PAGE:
MIDI options

This bar sets the resolution for volume changes and can be used to optimize the size of the output MIDI. When the bar is completely lit (maximum resolution) then all volume changes are kept. As the bar gets further to the left (less lit) volume changes need to be larger to be kept.

Here you can set how 2MIDI converts the linear MOD volume scale. Click on the curve graph to change the setting. Standard MIDI instruments/players use a logarithmic volume scale. Generally, a LOG setting of 0.50 is recommended.

This bar is exactly like the volume resolution bar, except is affects the resolution of pan changes rather than volume changes.

This bar is exactly like the volume resolution bar, except is affects the resolution of pitch changes rather than volume changes. Pitch changes includes all vibratos, portamentos and arpeggios.

This sets the pitch-bend range (in semi-tones) to use. If this setting is too low, then some portamentos may be truncated (stopped before reaching the desired pitch) in the conversion. You are informed of any truncated portamentos in the [CONVERT OPTIONS] page. Set this to auto to let 2MIDI automatically set the required pitch-bend ranges. Note that some devices may not allow the bend range to be changed, or have a limited possible range, in which case you should set this to that limit to avoid nasty sounding bends.

This sets the pitch-bend range (in semi-tones) used to accelerate offset effects. There is no MIDI controller to set the sample offset, so a sample must be played silently from the beginning with the volume raised when it reaches the required offset. By raising the pitch of the note, the sample reaches the offset more quickly. But the higher you set this, the more accurate the MIDI player's timing is required to be. To reduce the number of pitch-bend range changes in the output MIDI file, set the BEND RANGE and OFFSET BEND ranges identically.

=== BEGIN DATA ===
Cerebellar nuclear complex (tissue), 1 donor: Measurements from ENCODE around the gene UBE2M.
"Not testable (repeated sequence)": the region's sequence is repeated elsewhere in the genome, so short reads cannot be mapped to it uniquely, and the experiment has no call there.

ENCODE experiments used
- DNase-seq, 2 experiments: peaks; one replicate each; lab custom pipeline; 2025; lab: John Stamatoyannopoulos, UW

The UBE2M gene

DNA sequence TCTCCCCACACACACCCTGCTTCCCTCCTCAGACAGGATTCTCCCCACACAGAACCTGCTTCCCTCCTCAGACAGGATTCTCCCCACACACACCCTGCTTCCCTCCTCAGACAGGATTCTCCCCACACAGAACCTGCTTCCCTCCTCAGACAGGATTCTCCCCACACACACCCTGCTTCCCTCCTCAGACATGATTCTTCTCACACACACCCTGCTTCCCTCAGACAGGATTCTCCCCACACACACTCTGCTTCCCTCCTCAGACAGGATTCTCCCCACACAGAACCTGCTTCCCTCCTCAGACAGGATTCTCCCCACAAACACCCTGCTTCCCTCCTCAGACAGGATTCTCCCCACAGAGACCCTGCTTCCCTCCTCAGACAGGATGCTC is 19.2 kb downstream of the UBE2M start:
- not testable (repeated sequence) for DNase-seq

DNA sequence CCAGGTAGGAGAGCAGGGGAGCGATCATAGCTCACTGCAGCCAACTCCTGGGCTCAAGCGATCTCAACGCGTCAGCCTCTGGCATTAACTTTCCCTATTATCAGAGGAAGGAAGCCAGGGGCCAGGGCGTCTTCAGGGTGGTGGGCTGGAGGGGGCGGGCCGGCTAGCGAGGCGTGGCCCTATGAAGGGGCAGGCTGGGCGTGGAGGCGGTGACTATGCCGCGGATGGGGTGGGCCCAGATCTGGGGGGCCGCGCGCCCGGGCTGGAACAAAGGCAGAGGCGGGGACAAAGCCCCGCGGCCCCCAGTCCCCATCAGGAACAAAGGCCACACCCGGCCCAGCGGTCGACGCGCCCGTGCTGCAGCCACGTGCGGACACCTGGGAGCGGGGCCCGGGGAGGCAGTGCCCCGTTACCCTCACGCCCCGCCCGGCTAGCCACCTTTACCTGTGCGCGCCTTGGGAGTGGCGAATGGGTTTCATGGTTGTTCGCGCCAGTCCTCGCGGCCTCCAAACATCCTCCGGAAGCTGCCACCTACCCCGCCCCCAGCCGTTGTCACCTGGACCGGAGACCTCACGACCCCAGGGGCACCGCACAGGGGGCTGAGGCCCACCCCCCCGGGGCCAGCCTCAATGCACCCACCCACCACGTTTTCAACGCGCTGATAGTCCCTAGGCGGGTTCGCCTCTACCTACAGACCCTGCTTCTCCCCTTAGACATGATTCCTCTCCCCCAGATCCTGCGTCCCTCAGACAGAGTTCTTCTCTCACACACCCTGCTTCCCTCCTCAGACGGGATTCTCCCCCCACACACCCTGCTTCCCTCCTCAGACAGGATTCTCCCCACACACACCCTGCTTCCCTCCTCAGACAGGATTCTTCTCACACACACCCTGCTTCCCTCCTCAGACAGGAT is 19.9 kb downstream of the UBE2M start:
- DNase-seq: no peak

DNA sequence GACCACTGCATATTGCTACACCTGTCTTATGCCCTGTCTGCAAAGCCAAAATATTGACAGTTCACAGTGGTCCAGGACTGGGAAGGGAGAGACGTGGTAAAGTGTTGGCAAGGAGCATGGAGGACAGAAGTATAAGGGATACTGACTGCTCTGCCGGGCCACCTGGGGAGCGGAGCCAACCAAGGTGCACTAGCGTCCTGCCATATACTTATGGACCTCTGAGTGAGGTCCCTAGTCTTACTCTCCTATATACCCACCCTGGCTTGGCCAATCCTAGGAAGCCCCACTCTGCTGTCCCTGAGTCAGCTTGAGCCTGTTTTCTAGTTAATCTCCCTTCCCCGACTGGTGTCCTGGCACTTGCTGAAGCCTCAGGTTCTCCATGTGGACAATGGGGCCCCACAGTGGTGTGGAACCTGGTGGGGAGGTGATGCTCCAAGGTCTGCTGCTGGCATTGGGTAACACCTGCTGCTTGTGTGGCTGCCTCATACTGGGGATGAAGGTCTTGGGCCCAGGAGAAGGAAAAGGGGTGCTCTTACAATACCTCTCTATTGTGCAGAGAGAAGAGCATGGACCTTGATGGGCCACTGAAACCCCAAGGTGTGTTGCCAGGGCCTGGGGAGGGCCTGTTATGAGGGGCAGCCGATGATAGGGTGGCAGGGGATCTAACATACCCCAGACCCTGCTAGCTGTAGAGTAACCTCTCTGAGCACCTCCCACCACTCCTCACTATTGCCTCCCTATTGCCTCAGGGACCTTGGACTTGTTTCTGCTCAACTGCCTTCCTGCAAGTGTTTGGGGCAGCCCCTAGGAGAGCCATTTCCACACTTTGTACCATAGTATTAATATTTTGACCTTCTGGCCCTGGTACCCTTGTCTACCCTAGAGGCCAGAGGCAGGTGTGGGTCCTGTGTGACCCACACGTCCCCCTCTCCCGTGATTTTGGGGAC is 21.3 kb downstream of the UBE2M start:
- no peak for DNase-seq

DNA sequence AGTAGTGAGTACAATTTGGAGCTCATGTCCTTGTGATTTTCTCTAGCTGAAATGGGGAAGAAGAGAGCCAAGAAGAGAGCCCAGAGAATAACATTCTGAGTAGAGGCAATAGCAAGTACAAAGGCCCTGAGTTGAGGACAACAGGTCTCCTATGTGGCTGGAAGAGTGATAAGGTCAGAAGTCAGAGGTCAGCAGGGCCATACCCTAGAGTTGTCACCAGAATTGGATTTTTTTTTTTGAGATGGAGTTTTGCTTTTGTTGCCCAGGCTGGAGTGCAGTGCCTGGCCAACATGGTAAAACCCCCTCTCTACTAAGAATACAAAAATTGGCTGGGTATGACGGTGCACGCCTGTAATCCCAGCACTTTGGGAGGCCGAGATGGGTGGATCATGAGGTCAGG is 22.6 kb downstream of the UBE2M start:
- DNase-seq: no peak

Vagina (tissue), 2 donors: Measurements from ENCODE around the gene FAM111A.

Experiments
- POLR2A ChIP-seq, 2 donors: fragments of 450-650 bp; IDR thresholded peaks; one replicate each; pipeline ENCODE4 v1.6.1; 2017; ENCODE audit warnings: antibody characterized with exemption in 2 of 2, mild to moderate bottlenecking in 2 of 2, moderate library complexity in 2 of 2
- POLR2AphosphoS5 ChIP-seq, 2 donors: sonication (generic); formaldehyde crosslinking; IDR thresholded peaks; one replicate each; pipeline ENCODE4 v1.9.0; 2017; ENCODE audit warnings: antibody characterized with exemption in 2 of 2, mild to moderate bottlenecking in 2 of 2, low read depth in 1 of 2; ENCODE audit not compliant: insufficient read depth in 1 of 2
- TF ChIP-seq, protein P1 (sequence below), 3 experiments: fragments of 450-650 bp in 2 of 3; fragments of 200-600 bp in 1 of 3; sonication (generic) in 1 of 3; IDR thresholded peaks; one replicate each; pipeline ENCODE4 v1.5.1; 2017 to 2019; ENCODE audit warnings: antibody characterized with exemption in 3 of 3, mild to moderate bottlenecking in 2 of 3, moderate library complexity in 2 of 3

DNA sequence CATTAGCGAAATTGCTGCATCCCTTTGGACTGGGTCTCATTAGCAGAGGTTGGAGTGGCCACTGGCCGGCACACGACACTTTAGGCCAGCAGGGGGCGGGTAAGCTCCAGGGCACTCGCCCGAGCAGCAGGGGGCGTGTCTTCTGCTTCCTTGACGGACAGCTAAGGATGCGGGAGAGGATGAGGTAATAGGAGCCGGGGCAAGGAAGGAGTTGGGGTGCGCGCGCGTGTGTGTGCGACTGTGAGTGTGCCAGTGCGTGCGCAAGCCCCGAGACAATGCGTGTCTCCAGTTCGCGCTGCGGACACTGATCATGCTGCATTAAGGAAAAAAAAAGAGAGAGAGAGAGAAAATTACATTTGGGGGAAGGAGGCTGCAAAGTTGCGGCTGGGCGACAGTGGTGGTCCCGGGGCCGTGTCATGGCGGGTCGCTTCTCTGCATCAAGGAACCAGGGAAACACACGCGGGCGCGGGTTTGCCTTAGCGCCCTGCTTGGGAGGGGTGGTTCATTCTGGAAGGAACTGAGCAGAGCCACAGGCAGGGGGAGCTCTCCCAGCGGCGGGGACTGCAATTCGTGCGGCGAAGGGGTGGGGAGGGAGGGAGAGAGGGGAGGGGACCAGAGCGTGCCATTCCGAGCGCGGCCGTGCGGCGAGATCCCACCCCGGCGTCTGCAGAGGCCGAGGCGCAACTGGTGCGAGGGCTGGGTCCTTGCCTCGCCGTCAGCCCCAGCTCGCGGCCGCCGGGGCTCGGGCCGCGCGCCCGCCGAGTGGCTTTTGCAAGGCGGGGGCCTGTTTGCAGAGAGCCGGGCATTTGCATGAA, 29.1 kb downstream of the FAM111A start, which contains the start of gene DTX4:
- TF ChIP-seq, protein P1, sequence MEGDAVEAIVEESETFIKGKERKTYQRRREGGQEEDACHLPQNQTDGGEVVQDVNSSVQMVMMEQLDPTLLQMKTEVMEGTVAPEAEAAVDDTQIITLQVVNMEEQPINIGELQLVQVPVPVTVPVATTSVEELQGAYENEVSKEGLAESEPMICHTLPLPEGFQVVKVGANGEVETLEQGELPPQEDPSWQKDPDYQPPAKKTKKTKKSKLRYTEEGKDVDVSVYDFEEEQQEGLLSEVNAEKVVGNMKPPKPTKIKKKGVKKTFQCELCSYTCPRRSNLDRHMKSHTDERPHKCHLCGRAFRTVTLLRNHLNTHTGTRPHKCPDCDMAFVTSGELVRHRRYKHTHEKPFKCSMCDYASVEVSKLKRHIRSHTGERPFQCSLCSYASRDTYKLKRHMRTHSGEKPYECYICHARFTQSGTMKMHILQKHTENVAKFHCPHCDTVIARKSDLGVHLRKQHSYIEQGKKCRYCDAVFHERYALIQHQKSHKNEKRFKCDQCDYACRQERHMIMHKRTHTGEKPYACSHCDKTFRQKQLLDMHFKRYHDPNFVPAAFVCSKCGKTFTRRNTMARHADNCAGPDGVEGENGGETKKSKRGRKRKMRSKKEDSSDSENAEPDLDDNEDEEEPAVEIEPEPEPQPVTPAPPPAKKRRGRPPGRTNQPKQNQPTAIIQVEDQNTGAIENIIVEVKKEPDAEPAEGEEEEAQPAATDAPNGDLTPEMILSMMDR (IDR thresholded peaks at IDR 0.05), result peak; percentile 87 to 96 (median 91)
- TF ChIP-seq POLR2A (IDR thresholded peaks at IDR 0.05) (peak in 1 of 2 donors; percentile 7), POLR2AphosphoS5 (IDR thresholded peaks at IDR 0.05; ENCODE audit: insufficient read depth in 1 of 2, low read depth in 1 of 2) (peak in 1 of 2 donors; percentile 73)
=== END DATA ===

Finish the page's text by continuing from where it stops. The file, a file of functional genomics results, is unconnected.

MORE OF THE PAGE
When a note off event is played in MIDI, the sound may fadeout rather than stop immediately. There is no way to kill the sound of an individual note in MIDI, but this is only a problem if you are trying to reproduce the fadeouts in the instrument files. By default, 2MIDI will convert the instrument fadeouts into the MIDI file, so you can set this option to OFF. If you are trying to reproduce the fadeouts in the instrument files, a possible work around is to use KEY PRESSURE or CHANNEL PRESSURE to kill the volume of the notes that need to be silenced immediately. This requires that the key pressure or channel pressure MIDI event is mapped to control the note's volume. Use the VOL switch in the [SAMPLE OPTIONS] page to switch fadeout (and volume envelope) processing on/off for each sample.

This causes 2MIDI to write a reset controllers event at the start of every channel that is used in the MIDI file.

This option causes MIDI events that occur with a note on MIDI event to be moved back to one tick earlier. This is used to overcome dodgy MIDI playback engines that don't like any other events to occur with a note on.

This is the minimum time gap (in milliseconds) between one note ending and another starting on the same channel. This is useful if a MIDI player/device is not as responsive as it could/should be to note offs.

Some MIDI players don't handle very slow tempos well, which results in jerkyness. This option causes 2MIDI to scale the tempos by the chosen value, to overcome the problem.

Standard MIDI format 0 files have all the MIDI data contained in a single track.

Standard MIDI format 1 files have a seperate track for each MIDI channel.